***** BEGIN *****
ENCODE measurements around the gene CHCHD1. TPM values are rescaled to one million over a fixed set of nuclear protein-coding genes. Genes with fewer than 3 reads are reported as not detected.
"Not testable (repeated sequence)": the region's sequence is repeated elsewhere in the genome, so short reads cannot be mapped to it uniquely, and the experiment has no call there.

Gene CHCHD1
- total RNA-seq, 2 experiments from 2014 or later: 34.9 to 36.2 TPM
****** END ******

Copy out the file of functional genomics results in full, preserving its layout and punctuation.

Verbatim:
ENCODE measurements around the gene CHCHD1. TPM values are rescaled to one million over a fixed set of nuclear protein-coding genes. Genes with fewer than 3 reads are reported as not detected.
"Not testable (repeated sequence)": the region's sequence is repeated elsewhere in the genome, so short reads cannot be mapped to it uniquely, and the experiment has no call there.

Gene CHCHD1
- total RNA-seq, 2 experiments from 2014 or later: 34.9 to 36.2 TPM